At the bottom of this post, I am going to tell you how you can win a free signed copy of Brian Buda’s new advanced arrangement book with Lorenz (Hands to Heaven). Brian was the winner of my arrangement contest a few years ago and that arrangement is in this book.
What I am about to write is my own opinion. My opinions are well informed from being in this industry a long time. However, there are many qualified people that read this that will have their own opinions and may disagree with me. Some of you are writers and some of you are publishers and your perspective is at least as valuable as mine. I would love for you to post your comments and thoughts below.
If you have read me for a while, you have probably heard me say that the piano has only been in the church for a century. That is not debatable, really, but what I am about to say is more debatable: the piano probably will not last much longer.
I am not saying that you won’t be able to find some pianos in churches in a hundred years, just like you could undoubtedly find some pianos here and there in churches before 1900. However, as a dominant church instrument it has a short shelf life.
In general, there are just some major shifts that are affecting the number of pianos in churches. Here are the three biggest:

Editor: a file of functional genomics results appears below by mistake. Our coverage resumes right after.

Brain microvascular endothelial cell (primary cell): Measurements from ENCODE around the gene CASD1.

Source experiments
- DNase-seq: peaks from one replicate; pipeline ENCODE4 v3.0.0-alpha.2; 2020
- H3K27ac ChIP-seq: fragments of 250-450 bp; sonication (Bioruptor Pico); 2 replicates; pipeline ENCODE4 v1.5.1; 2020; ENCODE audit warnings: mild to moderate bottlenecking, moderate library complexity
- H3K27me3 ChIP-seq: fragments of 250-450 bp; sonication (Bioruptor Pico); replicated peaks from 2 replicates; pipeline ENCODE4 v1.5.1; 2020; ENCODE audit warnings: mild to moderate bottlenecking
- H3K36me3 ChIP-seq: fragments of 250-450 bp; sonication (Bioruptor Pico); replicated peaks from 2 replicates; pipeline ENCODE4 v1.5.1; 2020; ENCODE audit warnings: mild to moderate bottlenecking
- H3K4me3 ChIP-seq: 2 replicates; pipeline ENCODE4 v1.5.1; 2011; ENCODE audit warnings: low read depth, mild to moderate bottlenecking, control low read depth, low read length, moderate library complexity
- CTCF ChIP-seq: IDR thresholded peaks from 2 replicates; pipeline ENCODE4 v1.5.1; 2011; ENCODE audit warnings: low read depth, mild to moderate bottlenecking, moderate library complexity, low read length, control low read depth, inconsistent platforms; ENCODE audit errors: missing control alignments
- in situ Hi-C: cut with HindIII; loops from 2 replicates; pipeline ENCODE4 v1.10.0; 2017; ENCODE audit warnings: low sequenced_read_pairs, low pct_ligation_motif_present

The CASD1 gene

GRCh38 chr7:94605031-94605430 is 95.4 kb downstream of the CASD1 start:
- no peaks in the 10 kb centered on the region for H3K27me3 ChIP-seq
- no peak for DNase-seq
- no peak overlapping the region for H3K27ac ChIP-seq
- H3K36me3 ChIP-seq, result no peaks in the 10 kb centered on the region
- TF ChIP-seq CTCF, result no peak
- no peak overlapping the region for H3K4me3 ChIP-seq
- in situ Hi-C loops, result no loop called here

The piano has become disproportionately expensive when compared to other instruments and often unfeasible for the average church to either acquire or maintain.
Compared to alternatives, a typical church struggles to find the money to buy a good piano and struggles to maintain it. We all know that pianos are expensive but sometimes forget the hidden costs of keeping them. It can go far beyond just a quarterly tuning.
For example, consider the fact that to keep a good piano playing well, you have to keep it in a conditioned environment. If a church is committed to doing that, they have to condition a large auditorium all week even though people are probably only actually in that room for a few hours a week. Compare that to a guitar that can be purchased for a fraction of the cost and can easily be tuned and/or moved to a conditioned environment.